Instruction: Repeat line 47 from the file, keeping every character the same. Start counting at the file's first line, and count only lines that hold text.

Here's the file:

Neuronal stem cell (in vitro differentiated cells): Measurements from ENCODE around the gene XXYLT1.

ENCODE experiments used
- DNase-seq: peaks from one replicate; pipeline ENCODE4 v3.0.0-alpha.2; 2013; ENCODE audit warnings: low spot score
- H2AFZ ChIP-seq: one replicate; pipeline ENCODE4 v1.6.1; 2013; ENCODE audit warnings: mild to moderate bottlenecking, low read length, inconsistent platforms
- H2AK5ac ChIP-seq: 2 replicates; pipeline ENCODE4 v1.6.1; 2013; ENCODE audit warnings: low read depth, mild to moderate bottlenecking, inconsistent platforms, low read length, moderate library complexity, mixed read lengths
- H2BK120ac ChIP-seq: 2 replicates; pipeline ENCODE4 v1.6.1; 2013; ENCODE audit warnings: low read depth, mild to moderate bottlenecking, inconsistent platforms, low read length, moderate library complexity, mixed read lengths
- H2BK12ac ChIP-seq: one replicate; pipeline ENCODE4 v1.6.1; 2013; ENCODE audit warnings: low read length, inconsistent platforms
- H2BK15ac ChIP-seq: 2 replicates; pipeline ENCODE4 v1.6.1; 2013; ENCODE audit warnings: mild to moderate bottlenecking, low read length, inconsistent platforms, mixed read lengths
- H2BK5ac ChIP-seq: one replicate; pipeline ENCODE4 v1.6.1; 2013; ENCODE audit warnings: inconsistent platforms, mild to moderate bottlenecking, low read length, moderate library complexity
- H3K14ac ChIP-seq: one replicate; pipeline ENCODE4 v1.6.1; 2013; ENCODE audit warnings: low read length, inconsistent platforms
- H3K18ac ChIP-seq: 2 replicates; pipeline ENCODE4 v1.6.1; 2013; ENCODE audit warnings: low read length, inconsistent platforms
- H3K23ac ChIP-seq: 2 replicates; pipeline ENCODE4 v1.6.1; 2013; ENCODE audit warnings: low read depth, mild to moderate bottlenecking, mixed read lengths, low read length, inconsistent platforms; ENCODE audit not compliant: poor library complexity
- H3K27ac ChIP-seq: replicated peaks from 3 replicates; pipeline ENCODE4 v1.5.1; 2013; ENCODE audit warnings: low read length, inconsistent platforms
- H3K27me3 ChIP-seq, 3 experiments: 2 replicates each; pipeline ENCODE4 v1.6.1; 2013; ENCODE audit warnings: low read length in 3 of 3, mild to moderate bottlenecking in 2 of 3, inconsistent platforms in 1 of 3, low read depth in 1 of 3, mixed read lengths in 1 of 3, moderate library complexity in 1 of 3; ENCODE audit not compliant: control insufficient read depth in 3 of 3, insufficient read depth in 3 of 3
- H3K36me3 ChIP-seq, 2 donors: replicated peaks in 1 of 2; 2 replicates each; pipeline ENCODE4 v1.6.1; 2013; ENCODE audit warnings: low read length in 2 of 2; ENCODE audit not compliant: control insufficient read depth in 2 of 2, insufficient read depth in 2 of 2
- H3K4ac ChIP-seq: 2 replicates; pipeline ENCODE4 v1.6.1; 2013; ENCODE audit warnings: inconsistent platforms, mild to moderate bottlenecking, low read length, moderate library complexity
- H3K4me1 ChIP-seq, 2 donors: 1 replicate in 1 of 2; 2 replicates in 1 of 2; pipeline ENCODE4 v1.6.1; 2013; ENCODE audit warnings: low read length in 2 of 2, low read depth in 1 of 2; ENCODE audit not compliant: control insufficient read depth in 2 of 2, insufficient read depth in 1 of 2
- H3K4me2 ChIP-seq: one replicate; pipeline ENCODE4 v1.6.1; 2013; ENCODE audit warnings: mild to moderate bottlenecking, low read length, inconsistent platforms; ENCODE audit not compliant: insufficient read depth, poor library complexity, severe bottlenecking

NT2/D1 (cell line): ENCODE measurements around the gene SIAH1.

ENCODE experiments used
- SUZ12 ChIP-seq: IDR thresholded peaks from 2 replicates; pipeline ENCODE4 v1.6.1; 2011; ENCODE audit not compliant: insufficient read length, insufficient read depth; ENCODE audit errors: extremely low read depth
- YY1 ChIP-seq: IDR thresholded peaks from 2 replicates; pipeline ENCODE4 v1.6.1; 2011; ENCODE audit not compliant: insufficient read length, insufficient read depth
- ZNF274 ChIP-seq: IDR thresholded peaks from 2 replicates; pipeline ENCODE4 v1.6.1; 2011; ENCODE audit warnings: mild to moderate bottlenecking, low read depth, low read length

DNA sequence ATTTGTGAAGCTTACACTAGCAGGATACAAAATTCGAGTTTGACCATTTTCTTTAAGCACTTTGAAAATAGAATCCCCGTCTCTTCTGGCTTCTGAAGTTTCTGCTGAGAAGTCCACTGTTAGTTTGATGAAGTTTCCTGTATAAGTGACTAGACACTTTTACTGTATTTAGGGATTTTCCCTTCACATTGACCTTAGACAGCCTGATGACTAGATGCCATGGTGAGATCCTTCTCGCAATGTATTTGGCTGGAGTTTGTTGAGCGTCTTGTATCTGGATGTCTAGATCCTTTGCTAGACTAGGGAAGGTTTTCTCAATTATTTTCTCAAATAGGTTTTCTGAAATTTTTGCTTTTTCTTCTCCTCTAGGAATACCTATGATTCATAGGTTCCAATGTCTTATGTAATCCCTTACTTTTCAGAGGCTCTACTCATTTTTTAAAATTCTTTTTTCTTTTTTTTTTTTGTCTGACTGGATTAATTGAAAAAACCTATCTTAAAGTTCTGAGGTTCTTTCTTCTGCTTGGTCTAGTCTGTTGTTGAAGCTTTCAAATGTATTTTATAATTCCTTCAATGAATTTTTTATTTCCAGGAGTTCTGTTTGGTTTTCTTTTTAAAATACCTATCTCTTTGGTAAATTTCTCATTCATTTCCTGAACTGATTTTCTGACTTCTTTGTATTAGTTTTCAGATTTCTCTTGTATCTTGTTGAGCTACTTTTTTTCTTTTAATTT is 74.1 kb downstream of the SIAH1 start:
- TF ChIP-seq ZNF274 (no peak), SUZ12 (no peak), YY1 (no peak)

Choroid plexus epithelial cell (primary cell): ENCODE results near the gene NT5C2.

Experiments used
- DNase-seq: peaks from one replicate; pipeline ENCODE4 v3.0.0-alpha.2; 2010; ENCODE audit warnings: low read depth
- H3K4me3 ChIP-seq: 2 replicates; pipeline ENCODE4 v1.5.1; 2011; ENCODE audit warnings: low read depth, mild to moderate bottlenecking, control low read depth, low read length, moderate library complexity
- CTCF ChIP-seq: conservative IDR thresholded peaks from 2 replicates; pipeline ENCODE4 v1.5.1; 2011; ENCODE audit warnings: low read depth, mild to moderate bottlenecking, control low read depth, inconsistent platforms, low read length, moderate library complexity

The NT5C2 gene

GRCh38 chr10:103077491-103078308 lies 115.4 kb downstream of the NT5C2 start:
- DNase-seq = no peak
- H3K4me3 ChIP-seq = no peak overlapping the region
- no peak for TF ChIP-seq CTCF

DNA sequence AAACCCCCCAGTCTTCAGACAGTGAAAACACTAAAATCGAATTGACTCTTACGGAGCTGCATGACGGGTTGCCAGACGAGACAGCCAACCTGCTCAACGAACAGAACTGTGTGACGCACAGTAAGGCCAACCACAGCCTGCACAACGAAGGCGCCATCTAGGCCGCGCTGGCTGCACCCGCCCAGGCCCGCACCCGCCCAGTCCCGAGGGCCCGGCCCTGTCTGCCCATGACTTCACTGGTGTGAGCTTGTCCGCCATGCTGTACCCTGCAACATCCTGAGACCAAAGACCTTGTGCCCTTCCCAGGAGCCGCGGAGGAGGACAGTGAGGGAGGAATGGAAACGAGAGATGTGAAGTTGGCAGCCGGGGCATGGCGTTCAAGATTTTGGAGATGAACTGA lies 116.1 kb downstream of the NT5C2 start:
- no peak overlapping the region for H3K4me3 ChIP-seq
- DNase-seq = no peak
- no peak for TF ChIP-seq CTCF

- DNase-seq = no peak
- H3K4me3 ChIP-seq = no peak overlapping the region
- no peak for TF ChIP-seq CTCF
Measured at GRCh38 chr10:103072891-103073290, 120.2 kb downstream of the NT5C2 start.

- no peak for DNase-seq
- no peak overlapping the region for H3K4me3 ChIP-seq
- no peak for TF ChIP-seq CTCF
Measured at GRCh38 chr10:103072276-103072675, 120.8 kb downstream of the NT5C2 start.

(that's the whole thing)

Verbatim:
Measured at GRCh38 chr10:103072276-103072675, 120.8 kb downstream of the NT5C2 start.